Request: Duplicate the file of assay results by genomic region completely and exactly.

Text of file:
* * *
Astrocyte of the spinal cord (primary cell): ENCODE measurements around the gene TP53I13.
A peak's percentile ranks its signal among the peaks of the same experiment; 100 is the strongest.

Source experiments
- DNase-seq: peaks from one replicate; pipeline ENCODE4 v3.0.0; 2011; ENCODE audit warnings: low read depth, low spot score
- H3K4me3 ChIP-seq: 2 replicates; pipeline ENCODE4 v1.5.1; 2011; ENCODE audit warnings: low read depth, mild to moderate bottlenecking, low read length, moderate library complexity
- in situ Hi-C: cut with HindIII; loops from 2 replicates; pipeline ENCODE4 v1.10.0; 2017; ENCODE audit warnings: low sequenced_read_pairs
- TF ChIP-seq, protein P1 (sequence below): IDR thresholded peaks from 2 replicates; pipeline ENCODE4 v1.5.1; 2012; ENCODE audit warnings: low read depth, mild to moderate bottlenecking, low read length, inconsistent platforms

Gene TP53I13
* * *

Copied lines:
Astrocyte of the spinal cord (primary cell): ENCODE measurements around the gene TP53I13.
A peak's percentile ranks its signal among the peaks of the same experiment; 100 is the strongest.

Source experiments
- DNase-seq: peaks from one replicate; pipeline ENCODE4 v3.0.0; 2011; ENCODE audit warnings: low read depth, low spot score
- H3K4me3 ChIP-seq: 2 replicates; pipeline ENCODE4 v1.5.1; 2011; ENCODE audit warnings: low read depth, mild to moderate bottlenecking, low read length, moderate library complexity
- in situ Hi-C: cut with HindIII; loops from 2 replicates; pipeline ENCODE4 v1.10.0; 2017; ENCODE audit warnings: low sequenced_read_pairs
- TF ChIP-seq, protein P1 (sequence below): IDR thresholded peaks from 2 replicates; pipeline ENCODE4 v1.5.1; 2012; ENCODE audit warnings: low read depth, mild to moderate bottlenecking, low read length, inconsistent platforms

Gene TP53I13